In the spring of 2004, Jon followed the book on an unruly and drunk resident. He did everything that was expected of him and laid down in the policy and procedures handbook. He ejected a drunk and violent resident from the hostel on a cold March night. The CEO arrived at 7:00am the next morning and found the resident sitting on the main steps, breaking milk bottles and freezing his arse off. He stormed up to the hostel office, refused to listen to the reasons for the ejection and suspended Jon for misconduct. Jon, totally fucked up by this, quit without fighting. He concluded that it wasn't worth it. If they refused to see that he had been sexually intimidated, they weren't going to rule for him in this case.

Three weeks later, I was in a team meeting when I made a sarcastic remark about Supporting People - one of the organisations that funded us. We were due an inspection by them and I commented that previous inspections had been a waste of time because their inspectors didn't have a clue what they were looking for and we might as well just carry on regardless. I was thrown a stern look by my boss. This was at 10:00am. At 12:15 the same day, one of the senior managers called me into her office and told me that I was being disciplined for remarks made. I stormed out of her office and confronted my own boss in her office. During our heated argument, she said a remark that was something like - you should never have sided with Jon - so I went back to the senior manager's office, repeated what had just been said to me and asked to put a grievance in about my boss. I felt this was proof that I was being picked on. Two days later, my boss handed in her notice, took her remaining holiday and never came back to work!

The following Monday, our colleague who had also defended Jon in his sexual harassment case was told she was being let go and her contract was not being renewed. She was an excellent worker and all the residents loved her. In fact, you could not find fault in any of her work. The main reason for her dismissal was because the management didn't feel she was cut out for this kind of work!!!

I remember talking to my mate Paul Smith that day and saying that I'd better watch my back because I was going to be next. He said for me not to make jokes like that because stranger things have happened.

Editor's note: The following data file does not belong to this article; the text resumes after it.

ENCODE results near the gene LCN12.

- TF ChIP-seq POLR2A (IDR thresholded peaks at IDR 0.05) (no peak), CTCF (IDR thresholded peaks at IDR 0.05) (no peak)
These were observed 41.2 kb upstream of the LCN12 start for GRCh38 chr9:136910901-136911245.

On the Wednesday, the senior manager called me into her office and told me I was being suspended - on full pay - because there had been an accusation, an allegation, made about my by one of the residents. Gobsmacked, I asked what the allegation was and was told I couldn't be told until they had time to speak with the resident themselves. I got home and both me and the wife were shell-shocked. I had an allegation made against me and no one would tell me what it was. I phoned Ian up and told him, he said that they could not suspend me without telling me what the allegation was and that I should ring the boss up straight away and demand to know what the allegation was. I did this and she said she would call round my house on the way home to talk to me.

She admitted that when she had suspended me she didn't know what the allegation was, only that her boss had authorised it. She had gone to see her boss - the 2nd in charge - after I'd called and he told her that I was being suspended because a former resident had claimed that I had told her that my boss had been sacked and that I was going to replace her. it was claimed that this happened while my boss was being investigated on the sexual harassment charges. I explained to the senior manager that I had not seen the resident in question since the previous Christmas, long before any of this had happened. She suggested I got myself a lawyer.

This was April 2004. I was suspended but didn't hear a thing for two months, so at the beginning of June, feeling like I was in limbo, unable to go away on holiday because the details of my suspension meant I had to be available at a moments notice, I decided to contact the senior manager and ask her what the fuck was going on. I was informed that she was on two weeks holiday and nothing was likely to happen until she got back. I was furious. I felt like I was being fucked about, so I contacted the CEO. I wrote him a long letter, asking for him to look into the situation. Within a week, a hearing was scheduled and I took Roger along as my witness and to act like a lawyer type person. The allegations were made, I answered them and the meeting concluded.

Two weeks later, I was invited to a meeting with the CEO. I chose to take Paul Smith (a caretaker, but also an ex-union man) with me. Now, it's important that you understand the job I was doing. I was now working with young people who had moved on from the YMCA and were either living in accommodation provided by the Y or on their own. We were part of a Tenancy Support Scheme. This meant that we helped people who were no longer residents. We were also encouraged to keep in communication with them, as a sort of last resort support mechanism. This had always been the ethos of the YMCA while Ian was in charge. However, several months before my ex-boss had quit, she pulled me into her office and asked why I'd sent texts to a resident at midnight. I explained that I was replying to texts I'd received from an ex-resident because he had locked himself out of his new flat and didn't know what to do. I even had the texts to prove this. She agreed that we had a moral responsibility to help our kids if they were in trouble and the thing was forgotten about.